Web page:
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Eurobites: Huawei urges UK to rethink 5G ban now that Trump is toast

Also in today's EMEA regional roundup: Telecom Italia and Google launch AI Academy; Nokia deploys Internet gateway in Iraq; Wifinity acquires PCCW Global Networks.

  • The UK should reconsider its decision to ban Huawei equipment from its 5G rollout in the light of Donald Trump losing the US election, says the company's vice president, Victor Zhang. As the Guardian reports, the Huawei bigwig sought to portray the government's decision as having a detrimental effect on its much trumpeted "levelling up" agenda, whereby the north and the midlands regions of England would be equipped to better compete with the more prosperous south – not least through improved connectivity. Said Zhang: "I hope the government will keep an open mind and, once they review the economic consequences, look to see if there is a better way forward." (See UK report cites flaw of 'national significance' in Huawei kit, Brits unleash crack squad to save telecom from Huawei, Ericsson and Nokia, Huawei ban risks turning UK into Nordic duopoly and Broadband everywhere, for everyone? Tom Wheeler on President-elect Biden's telecom ambitions.)

  • Telecom Italia (TIM) and Google have joined forces with the Sapienza University of Rome to launch the AI Academy, which will offer training to those working in artificial intelligence. Not surprisingly, given the ongoing coronavirus pandemic, one of the first courses available will consider AI's potential for helping to deal with health crises.

  • Nokia is to deploy an Internet gateway for Informatics and Telecommunications Public Company (ITPC), one of the companies owned by Iraq's Ministry of Communication (MoC). It is hoped that the deployment will set up a secure mechanism for data traffic flow to Iraq from Tier 1 Internet service providers. Al-Awsat will support the project with installation, civil works and required power supply through generators.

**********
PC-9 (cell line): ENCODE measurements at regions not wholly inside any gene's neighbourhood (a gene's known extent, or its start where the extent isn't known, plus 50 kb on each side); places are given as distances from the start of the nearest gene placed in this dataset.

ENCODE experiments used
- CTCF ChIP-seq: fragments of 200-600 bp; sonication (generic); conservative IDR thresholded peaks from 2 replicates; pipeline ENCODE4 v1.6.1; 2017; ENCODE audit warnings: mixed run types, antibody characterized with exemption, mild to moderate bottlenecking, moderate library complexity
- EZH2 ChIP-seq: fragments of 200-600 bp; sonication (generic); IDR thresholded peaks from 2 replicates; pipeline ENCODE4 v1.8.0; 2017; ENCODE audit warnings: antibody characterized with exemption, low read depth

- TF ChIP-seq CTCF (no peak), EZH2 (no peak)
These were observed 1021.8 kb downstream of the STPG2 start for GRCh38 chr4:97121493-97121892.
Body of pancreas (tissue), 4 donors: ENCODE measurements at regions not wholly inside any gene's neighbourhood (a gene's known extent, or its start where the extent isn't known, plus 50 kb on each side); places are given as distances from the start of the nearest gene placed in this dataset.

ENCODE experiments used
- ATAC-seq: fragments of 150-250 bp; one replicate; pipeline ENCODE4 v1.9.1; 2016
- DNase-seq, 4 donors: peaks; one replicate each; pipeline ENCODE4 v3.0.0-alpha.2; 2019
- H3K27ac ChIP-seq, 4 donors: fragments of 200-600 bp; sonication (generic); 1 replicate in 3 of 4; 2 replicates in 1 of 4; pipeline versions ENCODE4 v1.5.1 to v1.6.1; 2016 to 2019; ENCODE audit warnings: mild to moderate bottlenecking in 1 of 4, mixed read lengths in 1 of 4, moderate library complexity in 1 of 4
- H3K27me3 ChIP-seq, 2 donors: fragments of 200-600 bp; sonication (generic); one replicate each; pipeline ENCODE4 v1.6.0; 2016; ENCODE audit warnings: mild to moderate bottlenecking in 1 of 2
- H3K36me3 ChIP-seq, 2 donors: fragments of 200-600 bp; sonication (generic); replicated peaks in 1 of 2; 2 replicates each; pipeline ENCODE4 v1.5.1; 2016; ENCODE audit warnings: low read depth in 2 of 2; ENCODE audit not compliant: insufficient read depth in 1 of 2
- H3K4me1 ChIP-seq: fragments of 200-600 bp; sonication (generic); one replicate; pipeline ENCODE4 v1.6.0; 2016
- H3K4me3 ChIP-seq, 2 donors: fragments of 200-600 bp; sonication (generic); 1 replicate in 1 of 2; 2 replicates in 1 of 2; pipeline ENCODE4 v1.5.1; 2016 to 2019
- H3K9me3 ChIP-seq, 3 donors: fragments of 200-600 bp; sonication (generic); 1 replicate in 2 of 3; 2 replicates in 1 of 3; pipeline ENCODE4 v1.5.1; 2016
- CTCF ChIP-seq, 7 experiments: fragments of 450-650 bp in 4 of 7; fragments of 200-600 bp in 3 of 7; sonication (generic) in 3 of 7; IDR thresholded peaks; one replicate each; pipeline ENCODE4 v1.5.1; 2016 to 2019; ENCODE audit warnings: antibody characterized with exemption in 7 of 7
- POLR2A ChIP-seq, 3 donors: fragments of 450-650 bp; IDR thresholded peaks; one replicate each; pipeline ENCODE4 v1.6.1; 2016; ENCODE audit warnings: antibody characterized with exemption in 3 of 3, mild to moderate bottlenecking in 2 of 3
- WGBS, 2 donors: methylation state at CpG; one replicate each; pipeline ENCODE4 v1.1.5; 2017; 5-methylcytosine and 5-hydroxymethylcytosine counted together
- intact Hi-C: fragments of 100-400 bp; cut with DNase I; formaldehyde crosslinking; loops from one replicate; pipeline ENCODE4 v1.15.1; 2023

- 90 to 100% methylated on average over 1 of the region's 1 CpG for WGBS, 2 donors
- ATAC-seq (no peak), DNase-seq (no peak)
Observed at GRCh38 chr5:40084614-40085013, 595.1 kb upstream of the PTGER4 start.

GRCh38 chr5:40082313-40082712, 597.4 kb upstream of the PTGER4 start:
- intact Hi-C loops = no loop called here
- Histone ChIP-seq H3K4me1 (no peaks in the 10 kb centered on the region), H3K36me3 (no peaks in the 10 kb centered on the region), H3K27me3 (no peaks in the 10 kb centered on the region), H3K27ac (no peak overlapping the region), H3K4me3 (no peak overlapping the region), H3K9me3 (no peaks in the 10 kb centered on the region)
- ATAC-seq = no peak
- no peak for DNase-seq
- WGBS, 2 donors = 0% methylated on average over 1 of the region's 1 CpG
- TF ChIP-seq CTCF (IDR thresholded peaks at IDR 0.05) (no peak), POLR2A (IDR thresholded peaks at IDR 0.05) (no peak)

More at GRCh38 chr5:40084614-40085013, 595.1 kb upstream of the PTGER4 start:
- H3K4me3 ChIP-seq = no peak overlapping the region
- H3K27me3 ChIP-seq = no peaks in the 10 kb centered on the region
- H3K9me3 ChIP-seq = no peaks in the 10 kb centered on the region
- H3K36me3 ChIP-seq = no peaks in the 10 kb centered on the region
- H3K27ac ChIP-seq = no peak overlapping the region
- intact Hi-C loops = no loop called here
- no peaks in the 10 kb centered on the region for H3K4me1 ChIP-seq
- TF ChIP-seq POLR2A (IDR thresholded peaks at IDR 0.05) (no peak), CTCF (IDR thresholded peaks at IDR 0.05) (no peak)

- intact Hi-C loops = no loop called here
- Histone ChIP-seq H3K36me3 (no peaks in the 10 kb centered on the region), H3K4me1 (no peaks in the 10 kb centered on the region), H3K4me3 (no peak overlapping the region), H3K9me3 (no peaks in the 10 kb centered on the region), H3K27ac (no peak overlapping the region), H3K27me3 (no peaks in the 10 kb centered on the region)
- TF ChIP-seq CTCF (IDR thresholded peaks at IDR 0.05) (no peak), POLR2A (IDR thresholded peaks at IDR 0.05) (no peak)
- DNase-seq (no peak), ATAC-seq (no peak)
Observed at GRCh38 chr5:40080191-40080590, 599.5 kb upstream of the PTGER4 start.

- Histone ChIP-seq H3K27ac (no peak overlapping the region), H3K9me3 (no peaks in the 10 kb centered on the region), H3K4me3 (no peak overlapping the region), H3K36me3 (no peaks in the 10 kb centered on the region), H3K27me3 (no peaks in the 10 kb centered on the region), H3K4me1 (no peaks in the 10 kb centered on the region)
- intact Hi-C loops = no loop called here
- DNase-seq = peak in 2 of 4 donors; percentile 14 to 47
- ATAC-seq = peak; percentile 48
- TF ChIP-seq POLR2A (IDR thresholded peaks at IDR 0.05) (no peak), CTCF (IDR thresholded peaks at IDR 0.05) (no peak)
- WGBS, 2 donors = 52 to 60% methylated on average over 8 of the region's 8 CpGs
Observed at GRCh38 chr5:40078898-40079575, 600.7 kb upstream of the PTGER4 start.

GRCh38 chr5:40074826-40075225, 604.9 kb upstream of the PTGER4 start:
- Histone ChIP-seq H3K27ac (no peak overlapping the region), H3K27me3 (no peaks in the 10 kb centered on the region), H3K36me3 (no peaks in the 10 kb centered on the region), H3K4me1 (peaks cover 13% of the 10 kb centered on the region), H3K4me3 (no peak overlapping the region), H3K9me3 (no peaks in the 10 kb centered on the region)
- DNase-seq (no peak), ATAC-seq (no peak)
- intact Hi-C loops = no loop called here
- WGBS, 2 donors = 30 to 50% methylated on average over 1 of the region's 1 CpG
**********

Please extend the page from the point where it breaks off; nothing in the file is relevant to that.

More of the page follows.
• Wifinity, an Internet service provider with a focus on the UK's public sector, has acquired PCCW Global Networks (UK), which operates under the brands Mediaforce and Optify. Financial details of the deal were not disclosed.

  • France's Ekinops is targeting the remote-working market with the launch of SD-WAN Home Office Connect, which allows enterprises to establish a secure remote VPN connection from the employee's location to the branch office.

  • BT's Marc Allera says his company is bracing itself for "more big moments" on the data traffic front this month, as England's second nationwide lockdown collides with the launch of the PlayStation 5 and the rumored return of Fortnite to mobile devices. Allera compares the situation in the UK to that of Greece, where, he says, citizens have been advised not to use online entertainment apps and social media between 9 a.m and 6 p.m. to avoid degrading connectivity for those needing to work from home during lockdown.

  • Belgium's Proximus has appointed Mark Reid as its new chief financial officer. Reid, a chartered accountant, is currently working as CFO of UPC, which is part of the Liberty Global Group. Proximus is also creating a new post, chief digital and IT officer, which is being filled by Antonietta Mastroianni, who is currently with Danish operator TDC.

  • Proximus' international services arm, BICS, has been chosen by cloud contact center company Talkdesk to provide global coverage of Session Initial Protocol (SIP) Trunking and Cloud Numbers to Talkdesk's customer base.

  • Erillisverkot Group, the Finnish state-run body responsible for national communications networks for public authorities, emergency services and other critical services, is to add Ericsson Security Manager to its 5G core network public safety network. According to Ericsson, the software provides security policy automation for security compliance and visibility, analytics for detection and response to security threats, and risk intelligence for a strong security posture.

  • UK altnet CityFibre is making a £50 million (US$66.2 million) investment in bringing fiber to North Tyneside, in the north-east of England. Work is due to start on the project next month.

    — Paul Rainford, Assistant Editor, Europe, Light Reading

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